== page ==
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4 COBNECTION OF OTITJS WITH THE HUNS. [CH. XXXY.
western provinces, were insensibly taught to respect the faith and valour of the patrician j3Stius. He soothed their passions, consulted their prejudices, balanced their interests, and checked their ambition. A seasonable treaty, which he concluded with Genseric, protected Italy from the depredations of the Vandals; the independent Britons implored and acknowledged his salutary aid: the imperial authority was restored and maintained in Gaul and Spain; and he compelled the Pranks and the Suevi, whom he had vanquished in the field, to become the useful confederates of the republic.
From a principle of interest as well as gratitude, jEtius assiduously cultivated the alliance of the Huns. While he resided in their tents as a hostage, or an exile, he had familiarly conversed with Attila himself, the nephew of his benefactor; and the two famous antagonists appear to have been connected by a personal and military friendship, which they afterwards confirmed by mutual gifts, frequent embassies, and the education of Carpilio, the son of _3£tius, in the camp of Attila. By the specious professions of gratitude and voluntary attachment, the patrician might disguise his apprehensions of the Scythian conqueror, who pressed the two empires with his innumerable armies. His demands were obeyed or eluded. When he claimed the spoils of a vanquished city, some vases of gold, which had been fraudulently embezzled, the civil and military governors of Noricum were immediately dispatched to satisfy his complaints :* and it is evident, from their conversation with Maximin and Priscus, in the royal village, that the valour and prudence of iEtius had not saved the western Romans from the common ignominy of tribute. Yet his dexterous policy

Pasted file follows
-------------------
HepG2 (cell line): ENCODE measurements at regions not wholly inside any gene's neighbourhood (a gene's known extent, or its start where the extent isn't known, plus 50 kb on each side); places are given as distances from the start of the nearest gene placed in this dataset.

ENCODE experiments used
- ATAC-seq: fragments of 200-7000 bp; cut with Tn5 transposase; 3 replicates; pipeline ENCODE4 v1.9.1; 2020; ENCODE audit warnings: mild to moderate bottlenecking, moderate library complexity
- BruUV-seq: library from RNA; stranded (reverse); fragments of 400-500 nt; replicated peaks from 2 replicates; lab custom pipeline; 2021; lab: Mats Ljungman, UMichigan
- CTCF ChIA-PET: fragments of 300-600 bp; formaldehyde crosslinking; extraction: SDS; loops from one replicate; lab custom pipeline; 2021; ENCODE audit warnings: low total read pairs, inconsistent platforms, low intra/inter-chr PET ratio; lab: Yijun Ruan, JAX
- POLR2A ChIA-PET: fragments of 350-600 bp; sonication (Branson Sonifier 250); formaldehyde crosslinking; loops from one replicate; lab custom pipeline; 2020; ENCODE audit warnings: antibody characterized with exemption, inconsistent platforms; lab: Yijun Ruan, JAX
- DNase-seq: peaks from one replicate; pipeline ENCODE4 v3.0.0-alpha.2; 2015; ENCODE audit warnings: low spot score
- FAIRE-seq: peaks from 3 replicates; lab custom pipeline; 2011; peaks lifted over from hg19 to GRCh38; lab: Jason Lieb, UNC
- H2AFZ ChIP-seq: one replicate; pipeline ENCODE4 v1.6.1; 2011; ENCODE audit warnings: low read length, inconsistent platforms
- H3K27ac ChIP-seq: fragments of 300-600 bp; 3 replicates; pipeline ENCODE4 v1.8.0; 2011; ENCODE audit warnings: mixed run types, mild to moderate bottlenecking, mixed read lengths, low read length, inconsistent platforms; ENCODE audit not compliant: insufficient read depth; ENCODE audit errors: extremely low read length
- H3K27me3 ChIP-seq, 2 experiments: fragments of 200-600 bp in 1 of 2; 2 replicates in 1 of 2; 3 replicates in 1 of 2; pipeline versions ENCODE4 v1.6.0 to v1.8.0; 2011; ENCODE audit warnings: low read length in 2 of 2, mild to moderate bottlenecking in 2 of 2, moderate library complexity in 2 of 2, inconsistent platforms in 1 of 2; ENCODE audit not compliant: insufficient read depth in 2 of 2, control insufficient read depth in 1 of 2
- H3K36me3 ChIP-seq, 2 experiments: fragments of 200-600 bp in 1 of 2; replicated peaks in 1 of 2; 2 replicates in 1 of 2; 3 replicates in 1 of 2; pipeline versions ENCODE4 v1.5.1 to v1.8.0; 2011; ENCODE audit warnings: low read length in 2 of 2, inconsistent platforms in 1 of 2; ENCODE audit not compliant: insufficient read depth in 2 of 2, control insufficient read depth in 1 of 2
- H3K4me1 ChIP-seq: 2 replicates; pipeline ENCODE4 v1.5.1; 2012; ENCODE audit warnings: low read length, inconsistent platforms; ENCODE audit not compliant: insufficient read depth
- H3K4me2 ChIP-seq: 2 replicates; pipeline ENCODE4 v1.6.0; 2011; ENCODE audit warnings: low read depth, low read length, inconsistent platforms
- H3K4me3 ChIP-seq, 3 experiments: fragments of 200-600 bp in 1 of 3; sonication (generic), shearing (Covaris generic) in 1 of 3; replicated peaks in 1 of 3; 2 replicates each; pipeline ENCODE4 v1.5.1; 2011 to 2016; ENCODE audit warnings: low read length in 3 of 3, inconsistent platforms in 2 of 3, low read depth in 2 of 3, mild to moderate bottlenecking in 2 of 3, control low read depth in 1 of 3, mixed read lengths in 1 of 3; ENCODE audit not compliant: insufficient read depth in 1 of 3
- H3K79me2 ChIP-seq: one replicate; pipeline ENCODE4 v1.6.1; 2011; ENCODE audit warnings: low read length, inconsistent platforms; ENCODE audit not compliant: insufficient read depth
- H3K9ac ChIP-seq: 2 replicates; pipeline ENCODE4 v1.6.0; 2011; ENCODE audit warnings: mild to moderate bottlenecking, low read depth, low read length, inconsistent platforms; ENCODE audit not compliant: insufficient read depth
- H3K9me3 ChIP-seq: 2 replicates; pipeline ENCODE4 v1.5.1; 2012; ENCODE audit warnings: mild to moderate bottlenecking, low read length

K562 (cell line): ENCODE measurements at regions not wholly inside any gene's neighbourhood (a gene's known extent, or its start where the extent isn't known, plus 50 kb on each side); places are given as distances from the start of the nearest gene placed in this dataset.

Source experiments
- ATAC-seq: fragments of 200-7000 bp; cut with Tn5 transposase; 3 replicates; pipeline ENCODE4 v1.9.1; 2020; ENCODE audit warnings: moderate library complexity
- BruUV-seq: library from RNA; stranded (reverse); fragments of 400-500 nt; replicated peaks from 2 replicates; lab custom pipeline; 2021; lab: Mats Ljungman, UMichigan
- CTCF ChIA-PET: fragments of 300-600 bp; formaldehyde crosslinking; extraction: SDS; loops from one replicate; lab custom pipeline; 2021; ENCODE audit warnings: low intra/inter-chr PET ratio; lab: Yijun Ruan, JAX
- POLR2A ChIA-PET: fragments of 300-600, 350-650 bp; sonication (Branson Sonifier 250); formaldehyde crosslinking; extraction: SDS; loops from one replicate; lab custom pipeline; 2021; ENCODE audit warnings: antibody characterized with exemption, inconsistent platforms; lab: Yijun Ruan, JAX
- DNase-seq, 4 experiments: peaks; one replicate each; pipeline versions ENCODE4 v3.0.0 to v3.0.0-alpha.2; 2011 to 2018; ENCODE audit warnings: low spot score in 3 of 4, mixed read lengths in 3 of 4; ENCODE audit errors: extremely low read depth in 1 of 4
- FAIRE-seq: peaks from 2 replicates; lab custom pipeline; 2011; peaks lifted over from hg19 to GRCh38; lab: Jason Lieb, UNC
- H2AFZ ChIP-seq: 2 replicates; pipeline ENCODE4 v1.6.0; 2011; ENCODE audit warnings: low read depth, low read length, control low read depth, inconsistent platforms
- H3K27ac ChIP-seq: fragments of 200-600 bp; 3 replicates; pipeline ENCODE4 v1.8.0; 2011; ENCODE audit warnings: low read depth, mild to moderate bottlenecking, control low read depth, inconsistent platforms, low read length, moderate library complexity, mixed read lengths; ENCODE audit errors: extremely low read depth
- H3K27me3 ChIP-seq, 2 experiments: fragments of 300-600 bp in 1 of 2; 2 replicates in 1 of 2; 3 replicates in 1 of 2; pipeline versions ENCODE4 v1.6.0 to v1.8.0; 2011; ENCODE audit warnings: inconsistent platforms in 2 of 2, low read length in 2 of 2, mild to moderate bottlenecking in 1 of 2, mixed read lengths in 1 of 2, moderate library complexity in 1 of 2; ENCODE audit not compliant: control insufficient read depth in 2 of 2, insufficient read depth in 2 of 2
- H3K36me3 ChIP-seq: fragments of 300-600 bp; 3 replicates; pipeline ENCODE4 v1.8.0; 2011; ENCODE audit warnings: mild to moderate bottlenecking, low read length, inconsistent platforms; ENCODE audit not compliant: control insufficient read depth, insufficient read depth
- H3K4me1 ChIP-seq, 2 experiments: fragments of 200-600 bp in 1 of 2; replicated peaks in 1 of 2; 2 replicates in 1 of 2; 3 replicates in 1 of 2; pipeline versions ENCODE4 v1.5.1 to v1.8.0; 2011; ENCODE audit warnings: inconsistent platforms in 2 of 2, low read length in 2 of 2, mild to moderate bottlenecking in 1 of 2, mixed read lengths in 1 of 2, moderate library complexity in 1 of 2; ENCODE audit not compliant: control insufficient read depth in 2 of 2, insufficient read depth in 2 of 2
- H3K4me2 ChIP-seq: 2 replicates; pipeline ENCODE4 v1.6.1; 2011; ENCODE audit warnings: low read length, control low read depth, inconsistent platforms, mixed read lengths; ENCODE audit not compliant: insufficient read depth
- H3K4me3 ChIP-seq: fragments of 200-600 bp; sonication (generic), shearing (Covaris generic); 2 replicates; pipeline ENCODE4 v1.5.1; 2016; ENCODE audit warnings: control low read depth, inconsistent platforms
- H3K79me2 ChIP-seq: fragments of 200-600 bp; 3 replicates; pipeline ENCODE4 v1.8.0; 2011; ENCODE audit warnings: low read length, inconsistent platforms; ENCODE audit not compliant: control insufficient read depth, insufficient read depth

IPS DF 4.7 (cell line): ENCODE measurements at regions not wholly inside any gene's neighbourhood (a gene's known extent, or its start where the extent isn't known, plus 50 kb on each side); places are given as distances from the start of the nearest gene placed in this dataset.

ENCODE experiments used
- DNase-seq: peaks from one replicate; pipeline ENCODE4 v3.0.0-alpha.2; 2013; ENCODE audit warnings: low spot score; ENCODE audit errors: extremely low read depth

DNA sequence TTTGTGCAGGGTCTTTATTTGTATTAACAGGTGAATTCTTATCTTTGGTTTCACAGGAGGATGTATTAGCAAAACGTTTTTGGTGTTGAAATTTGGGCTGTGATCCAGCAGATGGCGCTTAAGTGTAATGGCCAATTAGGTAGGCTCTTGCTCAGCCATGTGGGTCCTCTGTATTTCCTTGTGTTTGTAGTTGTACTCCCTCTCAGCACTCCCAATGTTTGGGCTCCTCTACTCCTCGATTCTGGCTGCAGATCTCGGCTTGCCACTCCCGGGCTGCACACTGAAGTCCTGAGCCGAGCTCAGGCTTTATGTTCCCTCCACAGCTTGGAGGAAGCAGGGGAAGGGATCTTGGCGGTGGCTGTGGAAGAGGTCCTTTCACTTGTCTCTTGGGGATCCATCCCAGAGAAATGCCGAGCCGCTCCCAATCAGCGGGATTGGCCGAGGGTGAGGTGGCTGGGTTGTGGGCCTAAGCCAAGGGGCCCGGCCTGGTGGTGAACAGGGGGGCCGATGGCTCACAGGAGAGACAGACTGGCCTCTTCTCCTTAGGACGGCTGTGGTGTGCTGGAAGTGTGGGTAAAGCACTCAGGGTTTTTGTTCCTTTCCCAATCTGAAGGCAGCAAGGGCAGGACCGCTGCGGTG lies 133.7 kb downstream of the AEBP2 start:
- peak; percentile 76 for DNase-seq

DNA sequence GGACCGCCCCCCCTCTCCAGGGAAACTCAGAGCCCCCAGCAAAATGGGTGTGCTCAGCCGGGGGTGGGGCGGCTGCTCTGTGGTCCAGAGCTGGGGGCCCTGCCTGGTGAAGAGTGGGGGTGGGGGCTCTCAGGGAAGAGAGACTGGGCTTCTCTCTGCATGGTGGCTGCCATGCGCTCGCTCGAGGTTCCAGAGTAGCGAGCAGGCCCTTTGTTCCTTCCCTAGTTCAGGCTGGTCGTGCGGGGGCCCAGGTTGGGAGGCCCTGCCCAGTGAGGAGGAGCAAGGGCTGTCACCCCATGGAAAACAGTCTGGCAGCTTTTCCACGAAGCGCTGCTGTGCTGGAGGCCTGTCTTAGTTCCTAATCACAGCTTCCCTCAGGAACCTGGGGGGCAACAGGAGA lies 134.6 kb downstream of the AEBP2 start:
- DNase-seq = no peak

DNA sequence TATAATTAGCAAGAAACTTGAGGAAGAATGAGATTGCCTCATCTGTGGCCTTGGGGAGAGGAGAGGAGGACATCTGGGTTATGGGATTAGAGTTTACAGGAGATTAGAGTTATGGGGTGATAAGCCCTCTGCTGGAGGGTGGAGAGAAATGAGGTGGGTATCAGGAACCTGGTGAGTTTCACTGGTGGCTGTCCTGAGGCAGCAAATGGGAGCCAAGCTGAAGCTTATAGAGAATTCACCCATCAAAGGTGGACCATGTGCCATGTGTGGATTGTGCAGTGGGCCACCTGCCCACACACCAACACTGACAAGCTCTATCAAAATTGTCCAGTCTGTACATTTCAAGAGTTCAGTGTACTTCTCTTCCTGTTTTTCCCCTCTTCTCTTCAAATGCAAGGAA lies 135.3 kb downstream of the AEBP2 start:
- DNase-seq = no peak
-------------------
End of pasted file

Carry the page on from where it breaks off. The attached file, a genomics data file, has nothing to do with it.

Profuturus Frigeridua, a contemporary historian, known only by some extracts, which are preserved by Gregory of Tours. (1. 2, c . 8, in tom. ii, p. 163.) It was probably the duty, or at least the interest, of Renatus, to magnify the virtues of -5Stius; but he would have shewn more dexterity, if ho had not insisted on his patient, forgiving disposition. * The embassy consisted of Count Romulus; of Promotus, president of Noricum; and of Romanus, the military duke. They were accompanied by Tatullus, an illustrious citizen of Petovio, in the same province, and father of Orestes, who had married the daughter of Count Romulus. See Priscus, p. 57. 65. Cassiodorua (Variar. 1. 4,) mentions another embassy, which was executed by his father and Carpilio, the son of iEtius; and, as Attila was no more, he could safely boast of their manly intrepid behaviour in his presence.